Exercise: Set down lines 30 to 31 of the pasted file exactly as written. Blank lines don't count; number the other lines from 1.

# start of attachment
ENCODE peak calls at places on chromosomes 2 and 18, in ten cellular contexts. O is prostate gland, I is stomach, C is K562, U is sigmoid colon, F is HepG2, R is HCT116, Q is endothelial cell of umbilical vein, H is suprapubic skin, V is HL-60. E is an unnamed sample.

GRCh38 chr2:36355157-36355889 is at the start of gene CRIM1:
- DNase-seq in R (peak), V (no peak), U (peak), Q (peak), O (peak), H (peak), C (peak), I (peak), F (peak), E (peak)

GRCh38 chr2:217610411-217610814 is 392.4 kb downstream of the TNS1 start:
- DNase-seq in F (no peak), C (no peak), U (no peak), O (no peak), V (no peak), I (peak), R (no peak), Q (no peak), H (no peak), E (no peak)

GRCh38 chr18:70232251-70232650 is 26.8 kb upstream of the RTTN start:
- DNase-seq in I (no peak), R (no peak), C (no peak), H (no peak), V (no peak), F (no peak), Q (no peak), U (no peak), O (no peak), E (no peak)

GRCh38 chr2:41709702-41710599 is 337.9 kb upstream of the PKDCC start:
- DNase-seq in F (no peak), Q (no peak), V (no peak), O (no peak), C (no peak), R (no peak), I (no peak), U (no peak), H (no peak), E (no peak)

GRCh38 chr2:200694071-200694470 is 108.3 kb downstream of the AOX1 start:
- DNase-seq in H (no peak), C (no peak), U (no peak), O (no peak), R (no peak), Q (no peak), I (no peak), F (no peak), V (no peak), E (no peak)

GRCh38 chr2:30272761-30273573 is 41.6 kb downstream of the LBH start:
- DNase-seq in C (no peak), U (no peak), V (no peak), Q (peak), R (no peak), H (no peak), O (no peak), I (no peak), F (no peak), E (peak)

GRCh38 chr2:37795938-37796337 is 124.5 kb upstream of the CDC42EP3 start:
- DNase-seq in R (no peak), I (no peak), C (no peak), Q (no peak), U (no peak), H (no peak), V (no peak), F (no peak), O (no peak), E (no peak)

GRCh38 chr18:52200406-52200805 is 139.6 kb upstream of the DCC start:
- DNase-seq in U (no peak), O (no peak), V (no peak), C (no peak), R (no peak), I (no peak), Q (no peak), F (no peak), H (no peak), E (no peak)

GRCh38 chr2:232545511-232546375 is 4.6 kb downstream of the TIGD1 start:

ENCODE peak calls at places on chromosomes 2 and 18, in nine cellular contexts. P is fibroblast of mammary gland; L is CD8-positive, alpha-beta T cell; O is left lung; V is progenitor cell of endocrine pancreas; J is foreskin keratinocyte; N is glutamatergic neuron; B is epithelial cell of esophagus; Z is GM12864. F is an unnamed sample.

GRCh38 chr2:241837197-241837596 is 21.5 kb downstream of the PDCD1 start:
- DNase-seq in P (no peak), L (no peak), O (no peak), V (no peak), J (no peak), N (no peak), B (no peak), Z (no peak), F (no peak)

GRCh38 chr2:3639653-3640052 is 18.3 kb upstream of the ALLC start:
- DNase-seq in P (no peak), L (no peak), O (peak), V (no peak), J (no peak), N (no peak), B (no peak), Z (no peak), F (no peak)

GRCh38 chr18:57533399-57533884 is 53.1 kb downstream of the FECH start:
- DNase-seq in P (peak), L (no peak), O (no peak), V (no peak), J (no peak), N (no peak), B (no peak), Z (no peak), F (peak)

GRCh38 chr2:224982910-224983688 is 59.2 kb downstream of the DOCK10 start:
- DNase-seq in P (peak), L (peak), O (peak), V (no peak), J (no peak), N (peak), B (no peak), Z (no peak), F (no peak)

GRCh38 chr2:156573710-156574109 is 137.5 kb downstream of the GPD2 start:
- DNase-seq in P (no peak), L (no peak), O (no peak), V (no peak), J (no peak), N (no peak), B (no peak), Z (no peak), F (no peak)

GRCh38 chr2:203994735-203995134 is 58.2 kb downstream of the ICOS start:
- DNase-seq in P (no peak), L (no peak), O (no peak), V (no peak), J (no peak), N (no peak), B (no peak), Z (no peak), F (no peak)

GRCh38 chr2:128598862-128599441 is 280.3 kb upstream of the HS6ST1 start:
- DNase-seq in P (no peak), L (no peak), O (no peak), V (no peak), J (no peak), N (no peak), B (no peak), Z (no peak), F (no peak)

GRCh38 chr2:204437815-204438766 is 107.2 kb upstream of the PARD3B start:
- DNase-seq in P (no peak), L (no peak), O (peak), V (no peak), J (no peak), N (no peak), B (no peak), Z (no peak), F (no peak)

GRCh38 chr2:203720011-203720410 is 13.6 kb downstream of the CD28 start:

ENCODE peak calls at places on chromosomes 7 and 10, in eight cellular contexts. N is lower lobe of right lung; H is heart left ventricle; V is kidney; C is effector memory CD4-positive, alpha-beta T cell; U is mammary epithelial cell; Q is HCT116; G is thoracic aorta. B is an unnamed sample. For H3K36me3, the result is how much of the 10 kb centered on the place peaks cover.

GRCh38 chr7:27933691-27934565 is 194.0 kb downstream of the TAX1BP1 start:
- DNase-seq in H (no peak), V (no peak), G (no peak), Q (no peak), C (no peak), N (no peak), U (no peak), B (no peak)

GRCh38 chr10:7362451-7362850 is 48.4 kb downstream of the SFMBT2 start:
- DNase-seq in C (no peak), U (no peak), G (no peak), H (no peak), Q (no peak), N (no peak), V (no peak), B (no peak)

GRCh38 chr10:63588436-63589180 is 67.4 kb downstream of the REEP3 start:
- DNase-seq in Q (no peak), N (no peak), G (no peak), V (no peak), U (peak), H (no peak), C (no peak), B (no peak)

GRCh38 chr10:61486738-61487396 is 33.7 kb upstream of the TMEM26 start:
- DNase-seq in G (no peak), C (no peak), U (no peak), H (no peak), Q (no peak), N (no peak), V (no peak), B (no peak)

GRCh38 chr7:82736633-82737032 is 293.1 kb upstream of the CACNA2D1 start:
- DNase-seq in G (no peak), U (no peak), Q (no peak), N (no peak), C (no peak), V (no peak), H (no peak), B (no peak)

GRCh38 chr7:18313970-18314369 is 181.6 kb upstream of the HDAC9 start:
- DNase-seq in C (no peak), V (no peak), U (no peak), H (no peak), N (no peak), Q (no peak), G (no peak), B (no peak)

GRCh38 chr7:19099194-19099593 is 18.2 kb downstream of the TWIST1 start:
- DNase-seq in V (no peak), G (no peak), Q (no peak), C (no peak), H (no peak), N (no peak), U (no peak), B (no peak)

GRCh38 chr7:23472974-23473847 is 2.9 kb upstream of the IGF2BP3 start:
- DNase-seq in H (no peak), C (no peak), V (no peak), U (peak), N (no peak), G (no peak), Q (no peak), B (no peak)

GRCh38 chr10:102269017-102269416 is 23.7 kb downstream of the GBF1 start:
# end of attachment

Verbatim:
GRCh38 chr2:203994735-203995134 is 58.2 kb downstream of the ICOS start:
- DNase-seq in P (no peak), L (no peak), O (no peak), V (no peak), J (no peak), N (no peak), B (no peak), Z (no peak), F (no peak)